International friendships create lasting memories

By David Garber, U.S. Curling News Columnist,

argue I have already achieved this goal. Well, no soup for you! Now let’s get started. Have you ever looked


through your old business cards? On the surface, this task does seem like nothing, but doing so evokes long-forgotten memories and reminders of many people we’ve met. My business card file includes names from around the world: All my jobs aſter college included extensive travel, from the U.S. Army to an insurance company with lo- cations in Europe, Iran and Bermuda, to the U.S. Curling Association. I have two large three-ring binders full of cards, in several languages. National contacts

I have scores of cards from people connected

with U.S. sport National Governing Bodies and the U.S. Olympic Committee. I have some great stories I could tell but, since these are Americans, they likely know or are related to a good attorney and thus would likely sue me and win. So at least for now, I will relate mostly international stories. International relations

Last issue I mentioned my scholastic winter

sports included, among others, wrestling and curling. Many years later, at the 2003 World Curling Championship in Winnipeg (Team USA women won gold!), wrestling and curling once again came together for me. During the week, the Russian Curling Federation hosted a recep- tion at their hotel. I was introduced to the presi- dent of the (then) Urals Curling Association. He was once a heavyweight national class wrestler. I was struck by the size of the man, who wore an elegant tailored suit. One doesn’t meet too many curler-wrestlers in day-to-day life, and once he found out we shared experience in both sports, he took me under his wing. Alexandr guided me through an attractive buffet – he insisted we go first and no one argued. Te first treat was a small, OK a medium, wa-

ter glass containing chilled vodka. Next was, yes, caviar, which I had never eaten. Te caviar was

decided I would like to have a column like that 1990s era wildly popular show, Sein- feld. A column about nothing. Some may

excellent, perhaps because Russian caviar is the world’s finest. (Had it been brought over from the Caspian Sea or was it a great Canadian facsimi- le?) Oh – the vodka went down quite smoothly, thank you. I leſt the reception thinking that this particular effort in fostering positive interna- tional relations was a bilateral success. At the 1998 Olympic Winter Games in Japan,

curling was back aſter a 74-year hiatus as a medal sport. (In 1924, in France’s beautiful Chamonix, the countries of France, Great Britain and Swe- den were the only three nations present, with Great Britain winning gold, Sweden silver and France bronze. Geez, getting an Olympic curling medal was easier then.) Te village of Karuizawa, a touristy mountain attraction under an active volcano called Mount Asama (which is erupting as we write) was an official satellite village, host- ing curling. I have many business cards in Japa- nese and English from these games, whether they be Olympic host folks, sponsors, Japan Curling Association big wigs, or, in the case at hand, K. Matsuba, then the mayor of Karuizawa. Te mayor hosted a dinner-reception for the nations present. (Nice to be the guest at these affairs.) I was asked by U.S. Team Leader Tom Satrom to represent the USCA, because Tom felt my table manners, being from Wisconsin and all, would be adequate for the job. Te meal featured about 10 courses of authen-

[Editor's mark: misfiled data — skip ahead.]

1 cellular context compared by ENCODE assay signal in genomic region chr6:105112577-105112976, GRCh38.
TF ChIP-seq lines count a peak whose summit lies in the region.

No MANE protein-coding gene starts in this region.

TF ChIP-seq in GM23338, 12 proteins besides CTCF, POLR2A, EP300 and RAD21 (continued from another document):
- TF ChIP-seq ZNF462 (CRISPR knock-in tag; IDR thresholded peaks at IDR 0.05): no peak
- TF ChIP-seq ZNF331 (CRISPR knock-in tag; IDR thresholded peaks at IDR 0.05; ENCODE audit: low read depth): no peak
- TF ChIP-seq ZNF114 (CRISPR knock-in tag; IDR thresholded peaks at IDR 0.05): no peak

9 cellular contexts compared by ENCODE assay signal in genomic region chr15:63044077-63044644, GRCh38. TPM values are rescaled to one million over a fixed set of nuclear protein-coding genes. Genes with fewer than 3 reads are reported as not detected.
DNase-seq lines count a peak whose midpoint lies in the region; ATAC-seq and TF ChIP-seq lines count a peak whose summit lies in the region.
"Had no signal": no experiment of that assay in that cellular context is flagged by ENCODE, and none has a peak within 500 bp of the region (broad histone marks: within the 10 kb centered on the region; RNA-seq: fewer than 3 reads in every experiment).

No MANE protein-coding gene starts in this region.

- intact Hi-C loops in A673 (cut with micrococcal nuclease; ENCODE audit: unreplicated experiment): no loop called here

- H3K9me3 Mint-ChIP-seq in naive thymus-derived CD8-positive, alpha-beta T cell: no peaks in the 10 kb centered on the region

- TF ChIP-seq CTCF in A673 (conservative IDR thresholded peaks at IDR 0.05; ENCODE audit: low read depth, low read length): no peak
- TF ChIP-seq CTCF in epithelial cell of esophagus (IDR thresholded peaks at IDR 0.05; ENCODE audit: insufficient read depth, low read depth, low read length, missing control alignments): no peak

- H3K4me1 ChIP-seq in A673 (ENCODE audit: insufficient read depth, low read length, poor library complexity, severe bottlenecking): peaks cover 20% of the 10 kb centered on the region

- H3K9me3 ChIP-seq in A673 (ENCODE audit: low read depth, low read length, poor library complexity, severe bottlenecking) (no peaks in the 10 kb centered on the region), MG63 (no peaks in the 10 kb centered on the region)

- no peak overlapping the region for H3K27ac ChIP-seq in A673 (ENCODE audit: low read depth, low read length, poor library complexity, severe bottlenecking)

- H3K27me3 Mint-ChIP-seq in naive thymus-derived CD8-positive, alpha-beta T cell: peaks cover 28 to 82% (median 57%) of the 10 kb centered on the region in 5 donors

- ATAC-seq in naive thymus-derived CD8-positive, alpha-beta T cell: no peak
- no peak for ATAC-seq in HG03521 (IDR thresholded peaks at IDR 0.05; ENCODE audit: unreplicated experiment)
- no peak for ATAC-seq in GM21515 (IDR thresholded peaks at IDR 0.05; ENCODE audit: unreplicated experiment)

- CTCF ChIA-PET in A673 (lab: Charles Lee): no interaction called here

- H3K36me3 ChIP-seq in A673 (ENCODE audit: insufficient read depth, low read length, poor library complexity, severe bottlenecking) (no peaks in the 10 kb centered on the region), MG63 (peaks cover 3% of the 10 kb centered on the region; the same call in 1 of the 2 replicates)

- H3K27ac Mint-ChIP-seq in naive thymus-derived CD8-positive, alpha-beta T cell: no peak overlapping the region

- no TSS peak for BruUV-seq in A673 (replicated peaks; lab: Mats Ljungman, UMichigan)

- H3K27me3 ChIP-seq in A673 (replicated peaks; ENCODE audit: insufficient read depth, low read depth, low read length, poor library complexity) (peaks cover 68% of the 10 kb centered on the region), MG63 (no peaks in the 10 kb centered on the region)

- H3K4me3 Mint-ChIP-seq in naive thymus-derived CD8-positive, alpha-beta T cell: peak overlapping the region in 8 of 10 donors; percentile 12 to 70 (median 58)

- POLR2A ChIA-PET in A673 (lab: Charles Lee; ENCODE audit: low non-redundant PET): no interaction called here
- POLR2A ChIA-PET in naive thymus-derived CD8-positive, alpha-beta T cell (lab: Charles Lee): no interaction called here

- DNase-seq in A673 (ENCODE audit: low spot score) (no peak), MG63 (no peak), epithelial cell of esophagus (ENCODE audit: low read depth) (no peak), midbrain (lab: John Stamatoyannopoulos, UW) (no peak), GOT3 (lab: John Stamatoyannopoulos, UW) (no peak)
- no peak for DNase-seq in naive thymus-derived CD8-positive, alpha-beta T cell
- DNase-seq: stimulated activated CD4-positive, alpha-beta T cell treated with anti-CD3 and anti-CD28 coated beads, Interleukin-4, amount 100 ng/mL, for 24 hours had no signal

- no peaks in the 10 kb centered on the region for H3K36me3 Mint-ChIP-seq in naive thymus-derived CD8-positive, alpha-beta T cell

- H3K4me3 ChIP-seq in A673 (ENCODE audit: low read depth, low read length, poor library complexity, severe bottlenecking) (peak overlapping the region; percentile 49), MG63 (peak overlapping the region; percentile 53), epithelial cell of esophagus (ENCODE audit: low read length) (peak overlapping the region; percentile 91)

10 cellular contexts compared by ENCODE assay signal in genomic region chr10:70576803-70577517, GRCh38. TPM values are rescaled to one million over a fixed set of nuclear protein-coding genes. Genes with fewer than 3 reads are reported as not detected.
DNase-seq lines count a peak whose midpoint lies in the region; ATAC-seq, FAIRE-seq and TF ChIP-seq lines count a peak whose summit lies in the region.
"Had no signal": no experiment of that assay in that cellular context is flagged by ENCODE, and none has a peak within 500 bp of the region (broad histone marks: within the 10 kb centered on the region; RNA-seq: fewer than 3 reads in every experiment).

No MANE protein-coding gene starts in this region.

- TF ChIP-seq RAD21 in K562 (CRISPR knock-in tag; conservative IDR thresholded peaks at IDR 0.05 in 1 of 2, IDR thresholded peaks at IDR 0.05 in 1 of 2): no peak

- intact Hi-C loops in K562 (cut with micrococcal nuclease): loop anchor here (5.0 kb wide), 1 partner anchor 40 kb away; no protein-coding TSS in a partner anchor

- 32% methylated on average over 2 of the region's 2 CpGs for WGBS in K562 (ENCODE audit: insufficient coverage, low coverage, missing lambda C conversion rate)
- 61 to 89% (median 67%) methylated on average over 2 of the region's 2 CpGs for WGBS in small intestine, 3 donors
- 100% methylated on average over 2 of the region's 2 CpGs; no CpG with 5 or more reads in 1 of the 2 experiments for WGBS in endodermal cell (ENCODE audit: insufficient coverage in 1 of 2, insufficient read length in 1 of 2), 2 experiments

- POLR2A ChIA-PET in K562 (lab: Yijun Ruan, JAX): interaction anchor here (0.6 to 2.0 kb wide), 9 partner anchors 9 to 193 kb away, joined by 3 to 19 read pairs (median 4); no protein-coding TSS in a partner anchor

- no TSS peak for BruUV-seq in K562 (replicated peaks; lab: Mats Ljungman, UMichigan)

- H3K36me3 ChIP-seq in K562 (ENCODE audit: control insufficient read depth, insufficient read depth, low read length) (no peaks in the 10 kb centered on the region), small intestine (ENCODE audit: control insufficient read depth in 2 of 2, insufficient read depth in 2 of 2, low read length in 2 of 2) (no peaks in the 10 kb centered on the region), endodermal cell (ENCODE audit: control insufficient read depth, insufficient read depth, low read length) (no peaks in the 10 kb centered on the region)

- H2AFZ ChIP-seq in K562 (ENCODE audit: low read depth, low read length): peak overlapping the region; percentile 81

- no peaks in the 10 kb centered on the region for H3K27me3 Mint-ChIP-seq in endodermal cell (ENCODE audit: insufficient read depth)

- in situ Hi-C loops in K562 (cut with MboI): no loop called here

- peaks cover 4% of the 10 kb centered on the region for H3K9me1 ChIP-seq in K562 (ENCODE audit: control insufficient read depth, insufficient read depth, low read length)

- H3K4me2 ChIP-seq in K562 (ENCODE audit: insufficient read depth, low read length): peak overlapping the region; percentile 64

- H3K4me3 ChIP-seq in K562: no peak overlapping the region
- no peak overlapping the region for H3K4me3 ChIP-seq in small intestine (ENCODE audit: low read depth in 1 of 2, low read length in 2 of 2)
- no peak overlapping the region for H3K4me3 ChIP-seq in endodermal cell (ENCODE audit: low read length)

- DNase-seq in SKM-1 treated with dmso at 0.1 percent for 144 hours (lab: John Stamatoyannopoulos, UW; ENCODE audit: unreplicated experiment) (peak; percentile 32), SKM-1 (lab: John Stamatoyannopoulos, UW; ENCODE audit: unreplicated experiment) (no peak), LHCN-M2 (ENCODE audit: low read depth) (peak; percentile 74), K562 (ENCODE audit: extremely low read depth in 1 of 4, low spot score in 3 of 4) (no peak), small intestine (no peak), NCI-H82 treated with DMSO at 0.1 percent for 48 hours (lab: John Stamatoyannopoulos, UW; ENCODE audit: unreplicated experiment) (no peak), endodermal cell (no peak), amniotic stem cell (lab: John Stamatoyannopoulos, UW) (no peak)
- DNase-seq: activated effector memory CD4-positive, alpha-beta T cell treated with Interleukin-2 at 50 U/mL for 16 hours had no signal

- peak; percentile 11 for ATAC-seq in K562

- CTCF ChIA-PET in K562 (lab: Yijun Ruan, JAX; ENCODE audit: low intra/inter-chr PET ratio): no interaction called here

tic Japanese fare. Japan is an island chain, with exotic seafood common, much of which looks like microscopic stuff blown up to edible size. I was told the protocol was, as long as I ate a bite of each course, I did not have to finish a course. I did enjoy several of the courses but, not being an adventurous eater like Anthony Bourdain, for several I stuck to the single bite option. If criti- cized, my plan was to introduce myself as Tom Satrom, but I only brought my own business cards to exchange, and as everyone exchanges business cards at these affairs, I knew that strat- egy would not work. International products

Going back a bit further in time, I ran across

a card from a familiar person. By sheer coinci- dence, during a business trip in the early 1980s, I ran across a high school classmate and friend of

USA Curling (( 31

mine, John X., in a hotel lobby in New York City. I was not yet with the USCA, but I was already a long-time curler. John was a sales executive with Bally, the Swiss upscale shoe company. By chance, Bally sold a line of (expensive) curling shoes, which cost two or three times the going rate in North America. John and I had a nice chat and perhaps a cocktail, sharing some old times. Te good news: John had a complimentary pair of Bally shoes shipped to me. Te bad news: Tey were a size too big. But good news! Tey fit my brother’s feet and made a great birthday present. For a few years, Paul sported the most expensive pair of curling shoes in North America. Q Note: It is always good when a reader corrects

me because it means I have a reader. Jim O’Neill provided the actual year curling ended as a Wis- consin Interscholastic Athletic Association sport. It was 1974, not earlier as I wrote last issue. Tank you, Tip!

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